Today's Tech: Apple drops YouTube app from iOS6, Samsung Galaxy S3 & Galaxy Note to get Jelly Bean, Ukraine shuts down Demonoid

As the Apple versus Google rivalry ramps up on a handful of fronts, the latest iOS6 beta has revealed that Apple’s next generation mobile operating system will drop its built-in YouTube app. Add that to the news from earlier this summer that the tech giant is dumping Google Maps as its native navigation app, and it looks like a full-on war between the two companies might be underway

Owners of Samsung’s Galaxy S3 and Galaxy Note could be due for a pleasant surprise. If the folks at Sam Mobile are to be believed, the South Korean company has successfully tested Android 4.1 Jelly Bean on the Galaxy S3. Pending some final tweaks by the company’s engineers, an update to the latest version of Android could begin rolling out to those devices as early as this autumn.

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Officials in the Ukraine have shut down BitTorrent tracker site Demonoid.com, following last week's DDoS attack that left the site temporarily shuttered. All information from Demonoid's servers has been copied and sealed by investigators, and some equipment was seized. Demonoid's takedown is the biggest BitTorrent-related raid in recent memory, and has knocked out one of the world's largest torrent tracker sites.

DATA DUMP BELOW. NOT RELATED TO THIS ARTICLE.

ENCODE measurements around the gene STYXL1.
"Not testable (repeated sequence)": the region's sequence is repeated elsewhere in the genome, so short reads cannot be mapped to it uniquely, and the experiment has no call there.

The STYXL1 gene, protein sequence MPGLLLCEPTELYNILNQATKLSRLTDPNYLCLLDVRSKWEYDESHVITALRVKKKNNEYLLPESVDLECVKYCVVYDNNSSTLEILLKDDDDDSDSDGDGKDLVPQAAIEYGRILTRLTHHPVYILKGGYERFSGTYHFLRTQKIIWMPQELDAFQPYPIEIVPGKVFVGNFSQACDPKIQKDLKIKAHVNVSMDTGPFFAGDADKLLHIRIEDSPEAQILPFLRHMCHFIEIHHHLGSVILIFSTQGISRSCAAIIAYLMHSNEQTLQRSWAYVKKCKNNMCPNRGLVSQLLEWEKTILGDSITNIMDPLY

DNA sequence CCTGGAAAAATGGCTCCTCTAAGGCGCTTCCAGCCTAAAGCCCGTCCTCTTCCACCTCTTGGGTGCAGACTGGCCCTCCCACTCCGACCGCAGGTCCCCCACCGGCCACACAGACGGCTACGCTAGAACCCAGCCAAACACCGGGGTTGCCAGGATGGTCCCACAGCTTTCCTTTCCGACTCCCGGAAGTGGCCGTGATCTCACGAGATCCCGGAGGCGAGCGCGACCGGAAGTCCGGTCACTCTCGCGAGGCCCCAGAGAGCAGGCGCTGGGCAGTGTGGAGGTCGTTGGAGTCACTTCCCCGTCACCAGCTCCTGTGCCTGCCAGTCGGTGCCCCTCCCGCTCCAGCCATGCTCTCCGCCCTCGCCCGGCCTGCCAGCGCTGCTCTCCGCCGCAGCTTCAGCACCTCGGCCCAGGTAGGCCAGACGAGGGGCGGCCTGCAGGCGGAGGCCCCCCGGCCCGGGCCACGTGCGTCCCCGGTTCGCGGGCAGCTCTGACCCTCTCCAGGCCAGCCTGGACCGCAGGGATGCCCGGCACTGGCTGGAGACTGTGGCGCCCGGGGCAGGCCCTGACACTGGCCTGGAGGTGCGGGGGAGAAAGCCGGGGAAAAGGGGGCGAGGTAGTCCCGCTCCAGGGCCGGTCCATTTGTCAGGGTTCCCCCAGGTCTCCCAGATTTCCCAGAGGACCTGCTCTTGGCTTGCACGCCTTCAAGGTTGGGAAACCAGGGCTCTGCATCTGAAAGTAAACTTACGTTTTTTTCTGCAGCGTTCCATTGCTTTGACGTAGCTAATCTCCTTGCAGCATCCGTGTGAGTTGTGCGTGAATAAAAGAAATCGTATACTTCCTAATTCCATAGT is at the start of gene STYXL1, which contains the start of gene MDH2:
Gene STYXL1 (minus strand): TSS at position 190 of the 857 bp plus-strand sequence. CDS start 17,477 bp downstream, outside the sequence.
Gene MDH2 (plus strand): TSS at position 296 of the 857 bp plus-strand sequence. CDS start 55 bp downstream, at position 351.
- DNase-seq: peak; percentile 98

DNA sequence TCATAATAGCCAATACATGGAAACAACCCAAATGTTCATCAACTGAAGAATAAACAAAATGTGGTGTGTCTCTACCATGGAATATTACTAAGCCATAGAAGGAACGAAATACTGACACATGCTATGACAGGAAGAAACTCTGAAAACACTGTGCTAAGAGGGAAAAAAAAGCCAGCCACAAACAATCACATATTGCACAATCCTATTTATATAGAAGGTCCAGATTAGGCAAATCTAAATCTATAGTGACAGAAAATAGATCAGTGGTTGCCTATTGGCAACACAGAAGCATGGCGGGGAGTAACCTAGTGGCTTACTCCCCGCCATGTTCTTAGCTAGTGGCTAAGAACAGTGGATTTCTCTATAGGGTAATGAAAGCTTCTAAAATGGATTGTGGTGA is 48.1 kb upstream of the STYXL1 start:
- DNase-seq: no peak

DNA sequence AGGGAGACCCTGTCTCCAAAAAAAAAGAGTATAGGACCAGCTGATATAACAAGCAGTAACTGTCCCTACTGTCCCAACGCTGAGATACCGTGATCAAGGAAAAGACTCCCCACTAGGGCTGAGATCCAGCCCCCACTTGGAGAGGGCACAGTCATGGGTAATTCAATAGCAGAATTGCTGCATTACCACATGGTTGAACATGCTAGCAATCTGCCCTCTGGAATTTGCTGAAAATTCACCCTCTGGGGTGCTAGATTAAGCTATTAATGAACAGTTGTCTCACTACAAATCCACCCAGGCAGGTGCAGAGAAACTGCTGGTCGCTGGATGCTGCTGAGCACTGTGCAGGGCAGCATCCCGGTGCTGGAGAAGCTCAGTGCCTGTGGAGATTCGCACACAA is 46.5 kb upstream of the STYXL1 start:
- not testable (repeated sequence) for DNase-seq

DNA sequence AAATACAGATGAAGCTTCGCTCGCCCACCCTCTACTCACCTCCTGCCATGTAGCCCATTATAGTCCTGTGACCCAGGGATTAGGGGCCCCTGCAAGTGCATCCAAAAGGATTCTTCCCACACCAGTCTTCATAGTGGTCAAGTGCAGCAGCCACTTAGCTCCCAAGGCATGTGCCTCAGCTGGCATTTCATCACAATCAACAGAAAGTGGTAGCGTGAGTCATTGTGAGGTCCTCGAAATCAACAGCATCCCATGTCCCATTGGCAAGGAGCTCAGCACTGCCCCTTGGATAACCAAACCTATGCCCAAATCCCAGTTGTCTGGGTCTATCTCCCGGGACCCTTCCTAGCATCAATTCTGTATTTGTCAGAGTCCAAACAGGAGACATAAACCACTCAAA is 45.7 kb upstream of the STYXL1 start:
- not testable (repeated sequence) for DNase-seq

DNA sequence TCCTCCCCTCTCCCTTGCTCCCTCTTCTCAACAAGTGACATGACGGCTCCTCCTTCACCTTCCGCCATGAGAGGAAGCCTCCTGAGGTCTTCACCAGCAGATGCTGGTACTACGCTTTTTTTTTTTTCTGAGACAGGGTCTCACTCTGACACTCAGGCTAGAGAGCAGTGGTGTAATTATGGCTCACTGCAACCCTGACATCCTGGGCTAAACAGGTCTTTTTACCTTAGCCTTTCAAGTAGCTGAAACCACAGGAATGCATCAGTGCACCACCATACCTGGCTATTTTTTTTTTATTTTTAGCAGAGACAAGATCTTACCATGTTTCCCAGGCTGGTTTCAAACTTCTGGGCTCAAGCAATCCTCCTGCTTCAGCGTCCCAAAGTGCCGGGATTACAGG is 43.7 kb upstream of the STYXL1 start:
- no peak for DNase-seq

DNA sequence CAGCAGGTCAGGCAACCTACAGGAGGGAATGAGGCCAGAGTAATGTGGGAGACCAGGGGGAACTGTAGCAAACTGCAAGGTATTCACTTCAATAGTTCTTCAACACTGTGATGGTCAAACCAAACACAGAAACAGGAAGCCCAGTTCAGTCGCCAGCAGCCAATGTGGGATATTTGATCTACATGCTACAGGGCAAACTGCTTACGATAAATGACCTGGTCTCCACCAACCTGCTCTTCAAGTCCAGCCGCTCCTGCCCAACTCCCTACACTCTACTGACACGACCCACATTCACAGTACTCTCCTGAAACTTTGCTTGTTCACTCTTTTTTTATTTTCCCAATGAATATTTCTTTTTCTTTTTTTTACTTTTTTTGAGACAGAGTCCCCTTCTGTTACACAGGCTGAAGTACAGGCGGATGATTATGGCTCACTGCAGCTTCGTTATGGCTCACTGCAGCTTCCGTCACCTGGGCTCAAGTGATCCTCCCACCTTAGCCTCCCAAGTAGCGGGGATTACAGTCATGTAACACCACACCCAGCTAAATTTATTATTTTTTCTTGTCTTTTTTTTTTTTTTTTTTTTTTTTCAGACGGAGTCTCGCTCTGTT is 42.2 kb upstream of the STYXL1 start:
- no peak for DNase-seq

Microsoft may be pleased with itself ahead of the launch of its line of Surface tablet PCs, but not everyone is impressed. Acer boss JT Wang has argued that Microsoft’s move into the hardware realm is ill-advised. "We have said think it over. Think twice. It will create a huge negative impact for the ecosystem and other brands may take a negative reaction," he said, speaking to the Financial Times. "It is not something you are good at, so please think twice,” he added.

In Olympics news, a Twitter account posting alerts when Olympic tickets become available has been reinstated after a ban on the feed was overturned. The feed, which uses an automated system to detect which tickets are available and publishes a running list to its Twitter account, was banned by LOCOG over the weekend in a bid to stamp out illegitimate sites. Ticketmaster, which co-enforced the ban with the Games’ organisers, has since rescinded its original claim, admitting that the feed would help get more fans to Olympic events.